“Mummum?” Ori said. “I’m making the braids with four plaits tonight.” The four-plait braid was trickier than the standard braid with three plaits. You had to remember the order in which the parts had to be woven into one another, beginning all over again after you finished a single loop, carrying on till you came to the end of the strands of hair to create a pattern like the carved border of a silver bowl. He wanted to do something beautiful today with her wispy gray hair. He wanted to make her happy. Very happy.

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“Yes, why don’t you?” Mummum always let him do her hair any way he felt like. “And then slowly, he could never quite remember how exactly, he started talking to Kartar.”

“Kartar was from Punjab,” Mummum spoke slowly. “Your dadu said that his Hindi sounded more like Punjabi. “Often, I’d no idea what he was saying,” he would tell me. “But it didn’t take me long to realize that he was made to work alone because of the hatred sweeping over the ship.”

The bed creaked with the weight of a human body. Shruti. Right next to him. She had slid into the room silently, bringing with her a familiar metallic perfume and the coarse smell of cigarettes.

Shruti did not smoke. The cigarette smell was of Filter Wills, Abir’s brand. The smell sickened Ori. Why was she here? She stayed out of Mummum’s way whenever she came home late.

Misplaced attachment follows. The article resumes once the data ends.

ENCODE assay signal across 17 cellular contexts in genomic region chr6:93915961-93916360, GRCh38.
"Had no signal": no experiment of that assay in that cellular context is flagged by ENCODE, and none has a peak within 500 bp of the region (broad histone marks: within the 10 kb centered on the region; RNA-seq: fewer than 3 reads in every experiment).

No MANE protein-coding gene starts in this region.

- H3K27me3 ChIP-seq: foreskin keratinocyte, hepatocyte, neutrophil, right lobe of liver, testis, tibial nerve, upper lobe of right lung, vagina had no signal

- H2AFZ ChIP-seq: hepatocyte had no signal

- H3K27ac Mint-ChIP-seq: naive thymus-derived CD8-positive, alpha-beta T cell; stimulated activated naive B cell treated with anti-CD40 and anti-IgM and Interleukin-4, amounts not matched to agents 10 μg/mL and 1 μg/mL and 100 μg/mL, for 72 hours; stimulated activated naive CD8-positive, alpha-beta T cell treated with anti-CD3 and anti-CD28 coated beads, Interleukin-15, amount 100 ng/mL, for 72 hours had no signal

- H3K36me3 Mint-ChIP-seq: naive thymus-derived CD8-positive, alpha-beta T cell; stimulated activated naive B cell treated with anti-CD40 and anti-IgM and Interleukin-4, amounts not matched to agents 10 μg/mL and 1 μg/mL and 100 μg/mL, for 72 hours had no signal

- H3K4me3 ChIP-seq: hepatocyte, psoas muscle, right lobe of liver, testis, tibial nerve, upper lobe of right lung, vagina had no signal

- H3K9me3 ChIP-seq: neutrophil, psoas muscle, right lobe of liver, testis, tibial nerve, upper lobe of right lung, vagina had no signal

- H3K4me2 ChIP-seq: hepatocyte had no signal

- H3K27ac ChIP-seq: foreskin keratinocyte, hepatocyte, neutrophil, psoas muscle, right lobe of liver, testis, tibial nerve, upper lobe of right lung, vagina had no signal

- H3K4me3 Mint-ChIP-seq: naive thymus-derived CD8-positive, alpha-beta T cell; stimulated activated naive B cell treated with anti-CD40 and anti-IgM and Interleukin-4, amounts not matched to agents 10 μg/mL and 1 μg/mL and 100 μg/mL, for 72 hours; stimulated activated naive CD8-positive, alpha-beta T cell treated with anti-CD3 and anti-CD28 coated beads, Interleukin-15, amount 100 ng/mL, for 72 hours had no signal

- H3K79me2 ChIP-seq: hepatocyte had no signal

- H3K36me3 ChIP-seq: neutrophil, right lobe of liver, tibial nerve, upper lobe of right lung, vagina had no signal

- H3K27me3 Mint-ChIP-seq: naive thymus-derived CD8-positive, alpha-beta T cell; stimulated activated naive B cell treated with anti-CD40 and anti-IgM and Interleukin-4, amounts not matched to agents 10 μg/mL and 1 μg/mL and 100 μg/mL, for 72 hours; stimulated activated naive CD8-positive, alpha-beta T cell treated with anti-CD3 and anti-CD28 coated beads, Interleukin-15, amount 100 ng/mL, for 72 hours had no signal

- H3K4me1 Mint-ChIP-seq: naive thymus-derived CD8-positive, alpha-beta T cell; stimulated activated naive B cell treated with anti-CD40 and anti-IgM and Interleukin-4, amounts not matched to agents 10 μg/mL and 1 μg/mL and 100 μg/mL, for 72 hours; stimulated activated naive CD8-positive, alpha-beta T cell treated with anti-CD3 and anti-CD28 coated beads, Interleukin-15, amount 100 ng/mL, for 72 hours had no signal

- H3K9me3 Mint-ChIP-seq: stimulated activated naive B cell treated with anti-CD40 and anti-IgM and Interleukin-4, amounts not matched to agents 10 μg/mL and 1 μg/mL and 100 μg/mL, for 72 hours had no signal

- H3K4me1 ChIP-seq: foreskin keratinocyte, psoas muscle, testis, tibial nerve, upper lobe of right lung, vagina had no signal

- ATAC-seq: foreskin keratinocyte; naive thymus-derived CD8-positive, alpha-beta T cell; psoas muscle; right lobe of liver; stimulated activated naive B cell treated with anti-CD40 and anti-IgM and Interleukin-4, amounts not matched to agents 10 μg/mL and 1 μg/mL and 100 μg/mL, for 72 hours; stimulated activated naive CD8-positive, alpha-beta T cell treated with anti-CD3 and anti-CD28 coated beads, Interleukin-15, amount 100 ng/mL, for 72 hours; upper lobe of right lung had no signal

He turned to Shruti and mouthed silently: Where were you? Shruti’s face was flushed with happiness. Cinema – her lips formed a silent answer. She seemed kinder, softer than ever, nicer to Ori than she had ever been. What movie – he whispered, leaning closer to her, inhaling more deeply the coarse odor of Filter Wills. Back to the Future – she whispered back. They had gone without him. Had not even cared to tell him that they were going to a movie. Why? Not that he cared. How was it – he whispered.
The movie? I have no idea. Lazily, Shruti rolled her eyes and whispered, a careless laughter spilling through them.
Ori’s fingers stiffened on Mummum’s hair. He lifted his eyes to look at the ancient clock on the wall to the right, above the blue water filter. It was past ten o’clock and still his mother wasn’t back.

“Putli,” Mummum said coldly, using the baby-name that Shruti hated. “How many times I’ve told you not to sit on my bed before changing out of your outdoor clothes? God only knows where you roam till late in the night and what kind of muck you bring home. Go wash up.”